Reply 3, posted (2 years 4 months 3 weeks 4 days 13 hours ago) and read 13524 times:

The NH90 project is a mess, Sweden still waits for it. It seems to be the A400 in helicopters..

The UH60s are a very mature design used all over the world, it was a good choice made by my often lame country.


User currently offlinemffoda From United States of America, joined Apr 2010, 1109 posts, RR: 0
Reply 4, posted (2 years 4 months 3 weeks 4 days 9 hours ago) and read 13398 times:

Quoting Mortyman (Thread starter):
Quoting Larshjort (Reply 1):
Quoting sasd209 (Reply 2):
Quoting sweair (Reply 3):

I had to hit all you guys... This is very much like the Canadian Sikorsky CH-148 Cyclone program.

As a side note... I was having a few beers a couple of days ago with a buddy (A Sikorsky engineer @ the Palm Beach facility) and he told me that because of the delays... Canada would pretty much be getting these A/C for free! And then we joked about how at least they had the US Army contracts to keep them in the black.  

[Edited 2012-07-25 17:26:44]


harder than woodpecker lips...
User currently offlineconnies4ever From Canada, joined Feb 2006, 4066 posts, RR: 13
Reply 5, posted (2 years 4 months 3 weeks 4 days 2 hours ago) and read 13249 times:

Quoting mffoda (Reply 4):
I had to hit all you guys... This is very much like the Canadian Sikorsky CH-148 Cyclone program.

Yup, that one's a goat as well. Both the Liberals and Conservatives share the blame. BUt DND also take a hit (on most acquisition programs, not just the helicopters) since they want to "Canadianise" the damn thing. Whatever that means. Same with the EH-101s, submarines, and truck program.

Canada has imposed penalties on Sikorsky for being late, and these will increase in time.



Nostalgia isn't what it used to be.
User currently offlineptrjong From Netherlands, joined Mar 2005, 4001 posts, RR: 18
Reply 6, posted (2 years 4 months 3 weeks 2 days 18 hours ago) and read 12855 times:

I'm surprised that the immature NH-90 has been ordered by so many countries - over a dozen. Agressive pricing maybe, but I don't suppose that's the whole story. There must be something good about it if it can be made to work.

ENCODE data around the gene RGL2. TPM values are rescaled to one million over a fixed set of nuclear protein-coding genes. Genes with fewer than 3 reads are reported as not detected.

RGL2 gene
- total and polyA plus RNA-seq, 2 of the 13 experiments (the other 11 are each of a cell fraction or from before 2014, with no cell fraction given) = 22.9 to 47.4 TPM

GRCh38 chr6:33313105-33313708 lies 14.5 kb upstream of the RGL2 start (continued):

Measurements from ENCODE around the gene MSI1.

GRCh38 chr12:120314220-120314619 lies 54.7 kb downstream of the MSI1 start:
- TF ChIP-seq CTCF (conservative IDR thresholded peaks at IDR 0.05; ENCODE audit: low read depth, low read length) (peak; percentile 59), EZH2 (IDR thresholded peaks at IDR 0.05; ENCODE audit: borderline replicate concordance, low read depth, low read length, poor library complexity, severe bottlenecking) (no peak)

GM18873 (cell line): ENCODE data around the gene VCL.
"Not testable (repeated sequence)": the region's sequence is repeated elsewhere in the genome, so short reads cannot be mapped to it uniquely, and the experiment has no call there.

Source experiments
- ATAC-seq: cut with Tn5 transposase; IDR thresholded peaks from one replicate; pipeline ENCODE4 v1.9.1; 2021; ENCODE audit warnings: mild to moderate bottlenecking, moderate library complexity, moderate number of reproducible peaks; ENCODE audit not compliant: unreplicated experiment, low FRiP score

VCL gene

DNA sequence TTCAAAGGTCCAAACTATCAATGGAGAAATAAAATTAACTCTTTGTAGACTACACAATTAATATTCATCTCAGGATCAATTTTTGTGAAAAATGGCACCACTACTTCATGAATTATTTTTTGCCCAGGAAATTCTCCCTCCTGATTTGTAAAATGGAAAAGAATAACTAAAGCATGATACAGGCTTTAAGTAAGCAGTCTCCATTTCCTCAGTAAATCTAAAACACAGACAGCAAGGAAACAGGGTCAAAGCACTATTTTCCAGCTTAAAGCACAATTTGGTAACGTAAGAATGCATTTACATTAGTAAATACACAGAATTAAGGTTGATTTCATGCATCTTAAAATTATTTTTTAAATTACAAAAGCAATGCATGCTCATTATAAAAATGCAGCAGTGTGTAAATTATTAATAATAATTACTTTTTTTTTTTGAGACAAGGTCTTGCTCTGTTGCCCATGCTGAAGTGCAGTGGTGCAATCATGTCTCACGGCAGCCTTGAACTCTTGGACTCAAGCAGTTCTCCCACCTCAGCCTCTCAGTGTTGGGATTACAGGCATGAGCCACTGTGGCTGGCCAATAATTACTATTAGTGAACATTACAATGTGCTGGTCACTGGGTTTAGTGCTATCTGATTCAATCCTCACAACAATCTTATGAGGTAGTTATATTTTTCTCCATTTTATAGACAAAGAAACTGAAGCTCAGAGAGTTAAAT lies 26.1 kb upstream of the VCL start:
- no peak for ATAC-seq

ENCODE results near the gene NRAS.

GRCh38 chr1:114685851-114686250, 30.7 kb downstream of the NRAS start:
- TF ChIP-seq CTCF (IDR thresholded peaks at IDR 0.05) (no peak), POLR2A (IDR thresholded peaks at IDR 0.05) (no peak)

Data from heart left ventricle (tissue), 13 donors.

Can anyone update me on the Dutch NH-90s?

The last I heard was of performance problems and of a rotor head modification making the helicopter taller, causing it not to fit in frigate hangars   

How many have been delivered and are they anywhere near operational? I understand the Lynx is already virtually out of service. I'm not sure if this is mainly due to budget or technical problems, but there's a real operation going on off Somalia.

Peter:")



The only difference between me and a madman is that I am not mad (Salvador Dali)
User currently offlineRevelation From United States of America, joined Feb 2005, 12927 posts, RR: 25
Reply 7, posted (2 years 4 months 3 weeks 2 days 7 hours ago) and read 12719 times:

Lol, below we see an interesting a.net article from 2001:

Norway Buys NH-90´s (by Caravelle Nov 30 2001 in Military Aviation & Space Flight)

Look at reply #2:

Quote:

At last we can say goodbye to the worn out Sea Lynx! (At least after 2005 Big grin )
Quite a step up in performance one might say.....

 
Quoting ptrjong (Reply 6):
I'm surprised that the immature NH-90 has been ordered by so many countries - over a dozen. Agressive pricing maybe, but I don't suppose that's the whole story. There must be something good about it if it can be made to work.

The program is a recipe for failure. Two major variants (naval vs tactical), six different assembly lines chosen for political reasons, tons of nation-specific customization, etc.

Wiki has more on the situation with Norway: